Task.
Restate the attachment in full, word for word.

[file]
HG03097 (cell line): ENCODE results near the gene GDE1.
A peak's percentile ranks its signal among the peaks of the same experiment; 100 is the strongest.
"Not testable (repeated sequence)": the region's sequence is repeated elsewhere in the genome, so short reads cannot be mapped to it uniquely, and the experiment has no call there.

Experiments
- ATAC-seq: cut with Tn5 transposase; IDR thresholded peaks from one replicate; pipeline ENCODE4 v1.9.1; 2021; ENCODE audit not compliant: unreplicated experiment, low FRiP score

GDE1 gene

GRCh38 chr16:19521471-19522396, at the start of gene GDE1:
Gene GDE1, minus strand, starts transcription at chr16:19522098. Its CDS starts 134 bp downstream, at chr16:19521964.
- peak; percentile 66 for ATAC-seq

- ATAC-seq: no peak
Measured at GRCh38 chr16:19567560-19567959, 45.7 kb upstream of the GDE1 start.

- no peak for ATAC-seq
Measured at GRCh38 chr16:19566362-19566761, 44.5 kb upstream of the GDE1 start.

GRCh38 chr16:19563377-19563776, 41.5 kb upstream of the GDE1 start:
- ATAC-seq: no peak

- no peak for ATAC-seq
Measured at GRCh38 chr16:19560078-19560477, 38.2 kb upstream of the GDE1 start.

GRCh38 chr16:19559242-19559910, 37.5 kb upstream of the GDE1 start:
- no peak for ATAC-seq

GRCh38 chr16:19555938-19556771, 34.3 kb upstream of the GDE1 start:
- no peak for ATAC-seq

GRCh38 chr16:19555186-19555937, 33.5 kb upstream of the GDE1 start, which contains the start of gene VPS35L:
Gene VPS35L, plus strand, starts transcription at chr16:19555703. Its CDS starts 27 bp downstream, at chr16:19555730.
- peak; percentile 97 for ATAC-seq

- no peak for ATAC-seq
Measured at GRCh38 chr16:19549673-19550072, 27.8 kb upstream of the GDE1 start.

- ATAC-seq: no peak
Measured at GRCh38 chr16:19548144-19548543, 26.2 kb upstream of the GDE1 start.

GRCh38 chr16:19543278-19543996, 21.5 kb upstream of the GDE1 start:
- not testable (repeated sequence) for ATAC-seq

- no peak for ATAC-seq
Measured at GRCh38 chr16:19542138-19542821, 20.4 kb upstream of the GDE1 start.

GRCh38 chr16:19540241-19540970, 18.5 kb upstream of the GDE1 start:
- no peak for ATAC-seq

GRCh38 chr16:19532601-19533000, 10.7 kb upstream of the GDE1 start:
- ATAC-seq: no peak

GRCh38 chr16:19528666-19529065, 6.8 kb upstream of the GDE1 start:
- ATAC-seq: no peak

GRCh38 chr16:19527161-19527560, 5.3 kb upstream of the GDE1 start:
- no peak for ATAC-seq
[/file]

HG03097 (cell line): ENCODE results near the gene GDE1.
A peak's percentile ranks its signal among the peaks of the same experiment; 100 is the strongest.
"Not testable (repeated sequence)": the region's sequence is repeated elsewhere in the genome, so short reads cannot be mapped to it uniquely, and the experiment has no call there.

Experiments
- ATAC-seq: cut with Tn5 transposase; IDR thresholded peaks from one replicate; pipeline ENCODE4 v1.9.1; 2021; ENCODE audit not compliant: unreplicated experiment, low FRiP score

GDE1 gene

GRCh38 chr16:19521471-19522396, at the start of gene GDE1:
Gene GDE1, minus strand, starts transcription at chr16:19522098. Its CDS starts 134 bp downstream, at chr16:19521964.
- peak; percentile 66 for ATAC-seq

- ATAC-seq: no peak
Measured at GRCh38 chr16:19567560-19567959, 45.7 kb upstream of the GDE1 start.

- no peak for ATAC-seq
Measured at GRCh38 chr16:19566362-19566761, 44.5 kb upstream of the GDE1 start.

GRCh38 chr16:19563377-19563776, 41.5 kb upstream of the GDE1 start:
- ATAC-seq: no peak

- no peak for ATAC-seq
Measured at GRCh38 chr16:19560078-19560477, 38.2 kb upstream of the GDE1 start.

GRCh38 chr16:19559242-19559910, 37.5 kb upstream of the GDE1 start:
- no peak for ATAC-seq

GRCh38 chr16:19555938-19556771, 34.3 kb upstream of the GDE1 start:
- no peak for ATAC-seq

GRCh38 chr16:19555186-19555937, 33.5 kb upstream of the GDE1 start, which contains the start of gene VPS35L:
Gene VPS35L, plus strand, starts transcription at chr16:19555703. Its CDS starts 27 bp downstream, at chr16:19555730.
- peak; percentile 97 for ATAC-seq

- no peak for ATAC-seq
Measured at GRCh38 chr16:19549673-19550072, 27.8 kb upstream of the GDE1 start.

- ATAC-seq: no peak
Measured at GRCh38 chr16:19548144-19548543, 26.2 kb upstream of the GDE1 start.

GRCh38 chr16:19543278-19543996, 21.5 kb upstream of the GDE1 start:
- not testable (repeated sequence) for ATAC-seq

- no peak for ATAC-seq
Measured at GRCh38 chr16:19542138-19542821, 20.4 kb upstream of the GDE1 start.

GRCh38 chr16:19540241-19540970, 18.5 kb upstream of the GDE1 start:
- no peak for ATAC-seq

GRCh38 chr16:19532601-19533000, 10.7 kb upstream of the GDE1 start:
- ATAC-seq: no peak

GRCh38 chr16:19528666-19529065, 6.8 kb upstream of the GDE1 start:
- ATAC-seq: no peak

GRCh38 chr16:19527161-19527560, 5.3 kb upstream of the GDE1 start:
- no peak for ATAC-seq